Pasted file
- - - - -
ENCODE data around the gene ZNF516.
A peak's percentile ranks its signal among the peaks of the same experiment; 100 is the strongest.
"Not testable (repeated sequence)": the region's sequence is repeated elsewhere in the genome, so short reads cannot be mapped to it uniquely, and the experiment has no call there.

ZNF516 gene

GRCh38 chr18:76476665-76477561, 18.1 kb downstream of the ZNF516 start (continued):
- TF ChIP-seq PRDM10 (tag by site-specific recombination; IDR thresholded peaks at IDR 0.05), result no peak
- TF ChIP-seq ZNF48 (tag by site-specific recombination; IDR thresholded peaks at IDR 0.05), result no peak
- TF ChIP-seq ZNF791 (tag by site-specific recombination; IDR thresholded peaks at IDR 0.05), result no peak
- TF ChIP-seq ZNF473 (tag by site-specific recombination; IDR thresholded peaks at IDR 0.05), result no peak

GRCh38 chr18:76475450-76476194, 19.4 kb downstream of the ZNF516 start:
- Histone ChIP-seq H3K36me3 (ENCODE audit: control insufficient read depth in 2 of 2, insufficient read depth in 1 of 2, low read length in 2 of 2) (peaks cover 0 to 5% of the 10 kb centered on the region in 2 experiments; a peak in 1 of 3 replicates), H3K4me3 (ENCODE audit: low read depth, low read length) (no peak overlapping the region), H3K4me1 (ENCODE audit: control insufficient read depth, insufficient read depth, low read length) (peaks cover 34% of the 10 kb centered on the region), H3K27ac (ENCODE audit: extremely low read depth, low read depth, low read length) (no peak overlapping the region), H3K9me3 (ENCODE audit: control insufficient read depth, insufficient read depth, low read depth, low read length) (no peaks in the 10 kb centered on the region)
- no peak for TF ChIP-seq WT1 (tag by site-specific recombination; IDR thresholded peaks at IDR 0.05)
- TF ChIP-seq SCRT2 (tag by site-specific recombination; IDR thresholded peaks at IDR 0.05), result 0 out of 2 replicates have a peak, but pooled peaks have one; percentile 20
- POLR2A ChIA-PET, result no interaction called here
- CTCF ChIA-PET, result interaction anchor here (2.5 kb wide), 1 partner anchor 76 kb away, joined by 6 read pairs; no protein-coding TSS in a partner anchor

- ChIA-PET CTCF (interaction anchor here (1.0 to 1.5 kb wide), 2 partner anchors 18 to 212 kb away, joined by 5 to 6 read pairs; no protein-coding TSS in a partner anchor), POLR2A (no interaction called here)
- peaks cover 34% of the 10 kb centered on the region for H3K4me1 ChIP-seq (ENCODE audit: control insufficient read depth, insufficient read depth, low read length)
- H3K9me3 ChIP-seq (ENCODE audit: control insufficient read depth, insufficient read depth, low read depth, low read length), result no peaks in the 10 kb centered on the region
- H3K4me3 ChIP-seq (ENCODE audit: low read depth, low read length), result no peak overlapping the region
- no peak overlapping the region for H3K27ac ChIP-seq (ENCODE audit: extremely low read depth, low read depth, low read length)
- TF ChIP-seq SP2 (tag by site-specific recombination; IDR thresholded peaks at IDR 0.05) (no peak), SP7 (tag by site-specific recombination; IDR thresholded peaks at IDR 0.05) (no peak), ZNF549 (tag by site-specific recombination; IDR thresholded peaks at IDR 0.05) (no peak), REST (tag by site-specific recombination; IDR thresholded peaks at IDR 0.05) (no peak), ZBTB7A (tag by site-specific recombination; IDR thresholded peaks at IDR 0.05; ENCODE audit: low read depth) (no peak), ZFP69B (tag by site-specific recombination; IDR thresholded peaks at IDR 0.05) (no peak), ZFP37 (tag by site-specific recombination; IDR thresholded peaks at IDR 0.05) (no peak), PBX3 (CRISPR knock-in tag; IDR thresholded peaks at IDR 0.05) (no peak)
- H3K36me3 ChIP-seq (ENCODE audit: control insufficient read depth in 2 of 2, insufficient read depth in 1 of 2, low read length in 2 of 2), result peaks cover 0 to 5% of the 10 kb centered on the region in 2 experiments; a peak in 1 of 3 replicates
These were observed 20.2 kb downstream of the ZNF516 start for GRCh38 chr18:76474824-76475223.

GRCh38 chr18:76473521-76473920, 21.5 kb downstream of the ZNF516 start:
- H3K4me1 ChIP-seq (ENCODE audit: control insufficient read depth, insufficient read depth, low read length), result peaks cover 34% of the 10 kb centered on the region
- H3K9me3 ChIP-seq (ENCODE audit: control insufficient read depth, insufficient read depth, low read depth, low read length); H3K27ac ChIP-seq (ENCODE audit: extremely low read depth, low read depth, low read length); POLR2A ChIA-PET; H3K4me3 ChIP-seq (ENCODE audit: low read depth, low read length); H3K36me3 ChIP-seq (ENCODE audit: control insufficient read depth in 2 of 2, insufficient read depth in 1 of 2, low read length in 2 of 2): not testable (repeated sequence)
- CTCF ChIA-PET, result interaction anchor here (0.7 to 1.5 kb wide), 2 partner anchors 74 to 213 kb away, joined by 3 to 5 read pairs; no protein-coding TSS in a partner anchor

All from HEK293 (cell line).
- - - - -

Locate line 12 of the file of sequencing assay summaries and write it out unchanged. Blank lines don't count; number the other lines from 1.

- no peak for TF ChIP-seq WT1 (tag by site-specific recombination; IDR thresholded peaks at IDR 0.05)